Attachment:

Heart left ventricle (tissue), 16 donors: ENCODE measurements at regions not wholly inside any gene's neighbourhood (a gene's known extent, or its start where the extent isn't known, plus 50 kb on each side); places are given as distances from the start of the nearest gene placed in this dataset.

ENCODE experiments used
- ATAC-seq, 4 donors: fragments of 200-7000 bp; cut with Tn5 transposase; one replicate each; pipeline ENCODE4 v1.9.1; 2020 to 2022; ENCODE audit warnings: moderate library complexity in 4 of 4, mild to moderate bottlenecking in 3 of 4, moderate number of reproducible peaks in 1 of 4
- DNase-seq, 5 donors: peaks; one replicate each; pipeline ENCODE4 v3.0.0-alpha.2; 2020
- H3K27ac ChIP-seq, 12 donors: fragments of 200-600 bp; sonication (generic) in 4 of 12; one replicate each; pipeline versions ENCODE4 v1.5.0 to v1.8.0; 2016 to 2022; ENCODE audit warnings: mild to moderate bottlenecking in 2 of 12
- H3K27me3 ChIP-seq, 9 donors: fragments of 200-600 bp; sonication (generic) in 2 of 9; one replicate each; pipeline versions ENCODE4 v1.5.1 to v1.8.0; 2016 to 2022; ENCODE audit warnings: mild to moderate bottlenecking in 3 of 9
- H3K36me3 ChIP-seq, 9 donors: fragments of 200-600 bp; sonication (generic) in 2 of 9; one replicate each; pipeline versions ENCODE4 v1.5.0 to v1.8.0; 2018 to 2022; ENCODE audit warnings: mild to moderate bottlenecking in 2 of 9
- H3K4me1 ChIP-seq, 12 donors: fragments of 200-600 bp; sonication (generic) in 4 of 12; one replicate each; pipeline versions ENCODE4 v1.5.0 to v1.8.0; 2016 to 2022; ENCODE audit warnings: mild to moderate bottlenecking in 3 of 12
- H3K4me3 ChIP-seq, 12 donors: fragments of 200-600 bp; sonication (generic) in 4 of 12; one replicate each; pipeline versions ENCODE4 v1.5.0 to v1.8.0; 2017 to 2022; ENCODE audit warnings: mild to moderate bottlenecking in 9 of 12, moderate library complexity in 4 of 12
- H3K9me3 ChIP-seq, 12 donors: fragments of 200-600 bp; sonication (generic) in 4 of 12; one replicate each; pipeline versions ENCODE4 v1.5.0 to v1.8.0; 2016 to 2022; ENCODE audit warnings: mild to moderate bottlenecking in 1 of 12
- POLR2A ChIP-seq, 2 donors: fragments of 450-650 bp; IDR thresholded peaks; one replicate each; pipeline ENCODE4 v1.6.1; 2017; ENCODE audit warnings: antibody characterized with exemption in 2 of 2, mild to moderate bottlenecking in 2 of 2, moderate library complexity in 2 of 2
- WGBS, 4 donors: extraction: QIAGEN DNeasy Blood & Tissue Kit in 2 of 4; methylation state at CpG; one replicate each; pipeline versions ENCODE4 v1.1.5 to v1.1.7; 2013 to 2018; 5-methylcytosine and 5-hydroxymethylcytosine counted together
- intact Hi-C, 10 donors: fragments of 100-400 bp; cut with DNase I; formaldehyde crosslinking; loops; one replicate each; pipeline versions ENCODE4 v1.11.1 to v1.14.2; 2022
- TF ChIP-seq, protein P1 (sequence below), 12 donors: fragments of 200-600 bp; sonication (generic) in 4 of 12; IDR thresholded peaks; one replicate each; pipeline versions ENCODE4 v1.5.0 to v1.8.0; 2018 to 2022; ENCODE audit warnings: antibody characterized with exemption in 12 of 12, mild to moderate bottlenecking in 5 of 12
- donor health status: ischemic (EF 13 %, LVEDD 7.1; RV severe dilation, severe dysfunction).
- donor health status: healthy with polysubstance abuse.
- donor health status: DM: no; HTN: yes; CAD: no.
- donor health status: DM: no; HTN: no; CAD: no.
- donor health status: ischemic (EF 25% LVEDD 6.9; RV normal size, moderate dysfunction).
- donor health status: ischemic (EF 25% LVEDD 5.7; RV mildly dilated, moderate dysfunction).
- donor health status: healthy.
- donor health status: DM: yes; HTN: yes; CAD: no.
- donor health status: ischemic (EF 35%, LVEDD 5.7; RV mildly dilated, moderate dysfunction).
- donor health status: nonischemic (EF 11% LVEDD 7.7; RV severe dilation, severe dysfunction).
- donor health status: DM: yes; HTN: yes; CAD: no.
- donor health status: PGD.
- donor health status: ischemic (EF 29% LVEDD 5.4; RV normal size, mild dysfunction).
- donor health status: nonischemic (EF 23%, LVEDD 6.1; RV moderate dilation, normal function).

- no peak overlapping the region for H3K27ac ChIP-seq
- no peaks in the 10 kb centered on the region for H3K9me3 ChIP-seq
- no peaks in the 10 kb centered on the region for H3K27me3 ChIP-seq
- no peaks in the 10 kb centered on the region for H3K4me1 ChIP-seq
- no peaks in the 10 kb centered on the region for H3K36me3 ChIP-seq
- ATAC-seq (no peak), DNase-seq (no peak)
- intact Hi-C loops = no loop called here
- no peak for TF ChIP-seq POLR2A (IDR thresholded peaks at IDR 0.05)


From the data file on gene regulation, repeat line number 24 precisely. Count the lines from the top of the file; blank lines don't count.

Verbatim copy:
- donor health status: nonischemic (EF 11% LVEDD 7.7; RV severe dilation, severe dysfunction).